Atiba Hutchinson of Canada and Michael Bradley of the US
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Gold Cup: Canadians confident ahead of clash with US

DETROIT — The Canadian national team is unified. No doubt about that.

On the eve of their 2011 Gold Cup opener against the USA, coach Stephen Hart put the Canadians through a short, sharp training here at Ford Field. Afterward the players, to a man, kept to the script, emphasizing the need to “stick to the game plan.” They all seemed calm, confident and looking forward to facing their neighbors to the south.

“We couldn’t ask for a better way to start this tournament than against our top rivals,” midfielder Julian de Guzman said. “We have a lot of guys who are coming from positive clubs and seasons. We’ve come together in the camp in Toronto, and now, just before the US game, we’re feeling a lot of confidence.”

Tuesday will mark the first meeting between the Canadians and Americans since a controversial Gold Cup semifinal in 2007 that the US won 2-1. In that game, Canada’s Atiba Hutchinson appeared to score a stoppage-time equalizer that was nullified by an offside called. Replays showed it was a mistaken decision by the assistant referee.

Is the disappointment of that result a motivating factor?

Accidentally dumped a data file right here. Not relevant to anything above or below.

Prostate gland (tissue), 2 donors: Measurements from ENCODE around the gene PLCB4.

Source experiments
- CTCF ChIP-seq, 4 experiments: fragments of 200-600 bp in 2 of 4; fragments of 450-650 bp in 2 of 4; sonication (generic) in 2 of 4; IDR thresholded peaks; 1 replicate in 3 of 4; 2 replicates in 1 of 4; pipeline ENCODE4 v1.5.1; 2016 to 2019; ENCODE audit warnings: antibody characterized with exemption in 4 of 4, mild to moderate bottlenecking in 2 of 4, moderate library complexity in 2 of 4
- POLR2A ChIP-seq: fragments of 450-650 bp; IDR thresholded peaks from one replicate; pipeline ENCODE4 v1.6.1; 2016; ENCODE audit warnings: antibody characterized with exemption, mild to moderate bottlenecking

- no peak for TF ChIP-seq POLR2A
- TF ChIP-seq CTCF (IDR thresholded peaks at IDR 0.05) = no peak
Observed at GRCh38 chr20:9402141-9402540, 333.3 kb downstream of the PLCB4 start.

“No, that’s in the past,” attacker Dwayne De Rosario said. “We can’t let our emotions get the best of us. That’s when you get exposed because you’re trying to do too much. So it’s very important that we keep composed, we stick to our game plan and we play the way we know how to play.”

How they play remains to be seen. De Guzman mentioned the need to stay compact defensively and suggested they will concentrate more on keeping a clean sheet than on attacking. It is understandable, considering a few defensive lapses in a 2-2 draw in a friendly with Ecuador last week at BMO Field in Toronto. The Canadians needed a last-minute goal off an opportunistic set piece to eke out the result.

“[The players] are starting to get accustomed to each other,” Hart said. “We’re not a country that play a lot of international games. We’ve had some games back-to-back-to-back, and I think that [makes a] difference. The more you play, the more you get accustomed to each other.”

Since the loss in 2007, the Canadian team has continued to bring in new players. Only eight of the players from the 2007 squad are on this year’s roster.

But regardless of who suits up, getting a result against their "top rivals" means more than a good start to their Gold Cup campaign.

“It’s a big deal not only to the team, but to the country,” De Rosario said. “It’s a healthy rivalry. US against Canada always has a little bit of an edge, and it won’t be any different tomorrow.”

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